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Alicia E. Suarez

Lieber Memorial Teaching Associate Award -- Founders Day 2005

Doctoral Student in Sociology
Indiana University Bloomington
B.A., Indiana University, 1999; M.A., 2002

With her inimitable mixture of keen sociological observation, ambitious intellectual goals, and deep empathy for those on society's margins, Alicia Suarez inspires her students to question and explore social issues in new and challenging ways.

"I immediately noticed an energy . . . that was quickly passed along to her students," says former student Maureen Carolin. "Class discussion and participation were at a higher level than any other I had experienced in college."

Whether Suarez is teaching Sexual Diversity, Deviant Behavior and Social Control, Field Experiences in Sociology, or Introduction to Sociology, her innovative teaching style is all her own -- part instinct, part craft, and part thinking from the student perspective. Using guest speakers and examples from film, music, and other current media, she helps students connect with the material. She breaks large lectures into small discussions, encouraging students to formulate their own opinions about the most taboo subjects in a mature, respectful manner.

"Before her class, when I did not think about these issues, I had neither the resources to research and understand them, nor the language to discuss them. However, her class awakened in me an understanding and realization about the world. That understanding has carried over into many of my other classes at Indiana University," notes one of her students.

Initial experiences as a sociology teaching assistant inspired Suarez. "To see students 'get it' and become enthusiastic about the material was exhilarating," Suarez recalls. She had not always been a straight-A student, and so she understood how to motivate those who struggle.

"Alicia's atypical pathway to graduate work gives her an edge and an insight into teaching sociology. These factors have combined to make Alicia a wonderful teacher. Alicia is passionate about teaching; about her chosen topics, which she considers to be outside of the standard American student's view of the world; and most important, about student learning," say Department of Sociology Chair Robert V. Robinson and Chancellor's Professor Bernice A. Pescosolido. "She brings her own vision and experience as a person. She demands much of her students and much of herself."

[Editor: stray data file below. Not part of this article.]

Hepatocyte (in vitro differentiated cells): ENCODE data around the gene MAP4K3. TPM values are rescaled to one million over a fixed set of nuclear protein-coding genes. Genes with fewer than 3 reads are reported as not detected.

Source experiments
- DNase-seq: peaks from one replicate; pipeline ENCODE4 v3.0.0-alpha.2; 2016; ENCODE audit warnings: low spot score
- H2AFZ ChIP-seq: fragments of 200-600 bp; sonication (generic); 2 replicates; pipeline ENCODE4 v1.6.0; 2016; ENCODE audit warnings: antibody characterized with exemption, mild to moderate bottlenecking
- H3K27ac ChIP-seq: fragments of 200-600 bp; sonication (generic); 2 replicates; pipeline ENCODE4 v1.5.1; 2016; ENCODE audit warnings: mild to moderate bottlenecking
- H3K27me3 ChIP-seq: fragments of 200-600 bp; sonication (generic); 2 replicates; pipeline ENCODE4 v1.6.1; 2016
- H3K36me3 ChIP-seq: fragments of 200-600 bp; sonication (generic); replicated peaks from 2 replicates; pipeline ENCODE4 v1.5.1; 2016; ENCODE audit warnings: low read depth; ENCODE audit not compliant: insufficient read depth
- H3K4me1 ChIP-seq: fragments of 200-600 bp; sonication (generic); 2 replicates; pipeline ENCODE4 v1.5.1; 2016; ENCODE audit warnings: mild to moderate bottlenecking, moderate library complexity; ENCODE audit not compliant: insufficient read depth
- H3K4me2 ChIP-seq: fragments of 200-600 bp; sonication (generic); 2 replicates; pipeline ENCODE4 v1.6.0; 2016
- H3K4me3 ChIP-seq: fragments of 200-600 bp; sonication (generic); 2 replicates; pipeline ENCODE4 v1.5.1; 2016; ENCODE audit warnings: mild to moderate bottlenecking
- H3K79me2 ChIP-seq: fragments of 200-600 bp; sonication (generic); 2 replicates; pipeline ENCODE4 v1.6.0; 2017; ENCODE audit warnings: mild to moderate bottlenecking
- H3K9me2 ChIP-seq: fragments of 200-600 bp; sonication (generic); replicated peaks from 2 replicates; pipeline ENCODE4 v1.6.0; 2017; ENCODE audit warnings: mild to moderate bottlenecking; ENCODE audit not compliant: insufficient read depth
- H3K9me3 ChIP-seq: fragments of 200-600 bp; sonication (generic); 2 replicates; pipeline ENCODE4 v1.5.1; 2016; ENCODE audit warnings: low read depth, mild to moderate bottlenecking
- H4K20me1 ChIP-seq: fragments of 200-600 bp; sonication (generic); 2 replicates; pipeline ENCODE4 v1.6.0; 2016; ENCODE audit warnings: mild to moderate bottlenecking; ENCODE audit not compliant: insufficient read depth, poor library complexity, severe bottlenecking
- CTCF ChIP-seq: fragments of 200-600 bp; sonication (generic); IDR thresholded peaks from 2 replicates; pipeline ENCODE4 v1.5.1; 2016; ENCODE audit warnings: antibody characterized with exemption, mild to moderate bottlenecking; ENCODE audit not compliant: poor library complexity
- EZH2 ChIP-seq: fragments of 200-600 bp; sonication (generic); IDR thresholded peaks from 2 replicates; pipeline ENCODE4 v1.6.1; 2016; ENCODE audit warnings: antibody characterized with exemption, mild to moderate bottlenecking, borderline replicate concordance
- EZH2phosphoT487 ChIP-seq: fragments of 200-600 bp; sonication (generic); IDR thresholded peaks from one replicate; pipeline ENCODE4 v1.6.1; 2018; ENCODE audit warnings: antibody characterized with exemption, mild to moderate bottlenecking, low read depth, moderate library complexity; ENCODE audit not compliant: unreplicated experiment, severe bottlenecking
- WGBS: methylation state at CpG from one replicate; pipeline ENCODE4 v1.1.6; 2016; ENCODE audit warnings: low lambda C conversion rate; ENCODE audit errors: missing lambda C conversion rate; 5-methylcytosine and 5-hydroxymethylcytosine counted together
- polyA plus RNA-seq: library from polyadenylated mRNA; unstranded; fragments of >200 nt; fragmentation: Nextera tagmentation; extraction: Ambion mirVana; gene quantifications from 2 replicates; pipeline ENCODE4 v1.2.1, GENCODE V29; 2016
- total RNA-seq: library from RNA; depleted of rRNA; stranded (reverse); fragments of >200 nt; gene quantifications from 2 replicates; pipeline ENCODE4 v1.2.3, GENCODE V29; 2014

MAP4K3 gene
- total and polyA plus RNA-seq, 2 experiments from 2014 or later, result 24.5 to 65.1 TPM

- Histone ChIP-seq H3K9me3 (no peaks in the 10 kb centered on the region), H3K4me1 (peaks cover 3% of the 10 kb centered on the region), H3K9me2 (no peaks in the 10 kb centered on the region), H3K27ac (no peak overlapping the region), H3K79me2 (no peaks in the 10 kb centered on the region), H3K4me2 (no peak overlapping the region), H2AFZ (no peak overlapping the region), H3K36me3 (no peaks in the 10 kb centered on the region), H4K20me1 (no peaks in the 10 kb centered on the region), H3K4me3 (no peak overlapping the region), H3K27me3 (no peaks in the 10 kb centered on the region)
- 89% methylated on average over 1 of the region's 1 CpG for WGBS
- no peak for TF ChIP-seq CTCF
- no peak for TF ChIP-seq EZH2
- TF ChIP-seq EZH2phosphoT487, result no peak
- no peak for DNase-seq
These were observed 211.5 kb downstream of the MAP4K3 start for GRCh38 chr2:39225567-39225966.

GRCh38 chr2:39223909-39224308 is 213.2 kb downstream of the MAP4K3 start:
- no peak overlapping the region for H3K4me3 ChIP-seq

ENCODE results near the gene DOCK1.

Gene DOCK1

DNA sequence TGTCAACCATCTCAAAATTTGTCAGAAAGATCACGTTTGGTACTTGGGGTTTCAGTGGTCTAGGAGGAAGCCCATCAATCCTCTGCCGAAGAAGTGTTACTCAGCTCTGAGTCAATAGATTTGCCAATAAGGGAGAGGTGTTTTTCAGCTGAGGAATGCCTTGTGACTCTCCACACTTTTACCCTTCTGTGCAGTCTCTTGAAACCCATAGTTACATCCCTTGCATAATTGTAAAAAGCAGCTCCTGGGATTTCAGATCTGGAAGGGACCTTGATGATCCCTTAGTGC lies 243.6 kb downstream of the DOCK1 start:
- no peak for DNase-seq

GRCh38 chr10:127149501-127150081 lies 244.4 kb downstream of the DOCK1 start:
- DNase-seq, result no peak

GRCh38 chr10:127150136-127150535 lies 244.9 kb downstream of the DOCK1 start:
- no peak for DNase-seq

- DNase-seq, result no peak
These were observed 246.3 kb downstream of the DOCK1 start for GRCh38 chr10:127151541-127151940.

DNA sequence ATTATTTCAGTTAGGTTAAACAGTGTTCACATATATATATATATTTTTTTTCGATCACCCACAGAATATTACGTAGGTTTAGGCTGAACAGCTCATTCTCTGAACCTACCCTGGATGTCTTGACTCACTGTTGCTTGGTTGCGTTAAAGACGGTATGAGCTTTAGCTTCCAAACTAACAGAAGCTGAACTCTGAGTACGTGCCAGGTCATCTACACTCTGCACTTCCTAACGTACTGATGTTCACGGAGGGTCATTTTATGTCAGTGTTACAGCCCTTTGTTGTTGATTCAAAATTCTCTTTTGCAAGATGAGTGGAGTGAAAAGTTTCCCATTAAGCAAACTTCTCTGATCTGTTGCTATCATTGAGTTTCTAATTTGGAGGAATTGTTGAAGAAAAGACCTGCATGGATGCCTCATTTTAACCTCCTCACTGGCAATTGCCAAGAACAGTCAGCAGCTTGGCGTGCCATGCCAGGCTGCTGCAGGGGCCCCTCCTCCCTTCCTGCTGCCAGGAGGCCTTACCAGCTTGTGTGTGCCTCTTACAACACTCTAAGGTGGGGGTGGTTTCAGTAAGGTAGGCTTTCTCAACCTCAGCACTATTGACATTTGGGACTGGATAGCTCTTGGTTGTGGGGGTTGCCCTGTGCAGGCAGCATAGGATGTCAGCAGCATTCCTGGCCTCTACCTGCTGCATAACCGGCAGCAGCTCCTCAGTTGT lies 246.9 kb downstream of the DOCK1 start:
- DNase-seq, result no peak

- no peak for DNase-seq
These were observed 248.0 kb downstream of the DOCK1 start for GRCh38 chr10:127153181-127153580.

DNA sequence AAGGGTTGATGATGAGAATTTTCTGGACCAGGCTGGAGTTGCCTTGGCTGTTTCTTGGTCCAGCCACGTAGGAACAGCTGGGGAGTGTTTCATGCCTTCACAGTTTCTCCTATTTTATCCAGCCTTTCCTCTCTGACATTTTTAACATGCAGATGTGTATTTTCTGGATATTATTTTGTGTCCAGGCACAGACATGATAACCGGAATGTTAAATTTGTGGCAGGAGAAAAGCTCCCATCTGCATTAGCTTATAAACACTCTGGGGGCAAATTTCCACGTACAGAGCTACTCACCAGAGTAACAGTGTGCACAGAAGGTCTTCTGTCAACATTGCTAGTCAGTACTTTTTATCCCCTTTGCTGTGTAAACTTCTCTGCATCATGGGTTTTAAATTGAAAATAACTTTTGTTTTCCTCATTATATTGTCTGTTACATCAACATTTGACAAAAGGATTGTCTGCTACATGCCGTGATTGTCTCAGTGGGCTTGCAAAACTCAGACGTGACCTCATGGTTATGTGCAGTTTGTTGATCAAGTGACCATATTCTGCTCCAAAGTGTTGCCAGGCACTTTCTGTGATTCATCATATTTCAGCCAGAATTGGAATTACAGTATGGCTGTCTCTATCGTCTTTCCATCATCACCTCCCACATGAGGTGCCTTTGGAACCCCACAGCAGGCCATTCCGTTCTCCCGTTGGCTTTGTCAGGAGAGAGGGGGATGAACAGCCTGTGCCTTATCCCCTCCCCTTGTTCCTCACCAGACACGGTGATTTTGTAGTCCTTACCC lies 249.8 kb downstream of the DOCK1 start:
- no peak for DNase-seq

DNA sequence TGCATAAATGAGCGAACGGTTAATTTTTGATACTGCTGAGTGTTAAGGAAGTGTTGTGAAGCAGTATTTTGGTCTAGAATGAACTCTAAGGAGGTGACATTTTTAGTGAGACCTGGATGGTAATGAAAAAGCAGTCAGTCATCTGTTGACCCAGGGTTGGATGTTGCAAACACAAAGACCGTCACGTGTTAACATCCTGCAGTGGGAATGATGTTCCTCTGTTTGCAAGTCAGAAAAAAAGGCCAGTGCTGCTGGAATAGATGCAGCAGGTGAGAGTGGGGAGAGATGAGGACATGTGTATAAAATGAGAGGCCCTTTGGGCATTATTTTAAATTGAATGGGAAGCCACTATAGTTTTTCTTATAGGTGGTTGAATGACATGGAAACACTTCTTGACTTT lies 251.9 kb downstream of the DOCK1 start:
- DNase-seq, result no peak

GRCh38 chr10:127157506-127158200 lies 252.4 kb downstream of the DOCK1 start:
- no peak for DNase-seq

Suarez is tough on her students. She's in control of the classroom, well organized, and a stickler for attendance and daily pop quizzes on the reading materials. However, "few have shown the care and dedication Ms. Suarez did," remarks former student Grady H. Bass. "Ms. Suarez went above and beyond her call of duty to help me volunteer successfully, complete the work that was required, and truly learn form the experience."

In spite of toiling on her doctoral dissertation ("So How Did You Get That?": Experiences of Individuals Living with Hepatitis C Virus), she makes time for students after regular office hours, encouraging, mentoring, and promoting internships and extra credit field assignments. After another instructor was unable to complete a course, Suarez stepped in and "did an amazing job," say Professors Robinson and Pescosolido.

Suarez consistently receives high marks and honors on student and faculty evaluations, and in 2003 she earned the Department of Sociology's Edwin Sutherland Award for Outstanding Teaching. To develop her teaching skills, she has utilized every available resource in the department and even gone off campus to shadow Professor Rebecca Bordt at DePauw University. "Alicia ranks among the top three AIs I have observed over my dozen years here at IU," notes Brian Powell, Grimshaw Professor of Sociology.

Elizabeth Armstrong, assistant professor of sociology adds, "She is one of those charismatic professors to whom students respond. Alicia loves teaching. She is fueled and energized by the classroom. She will only improve as she gains experience and will be someone who can and will teach great classes year after year."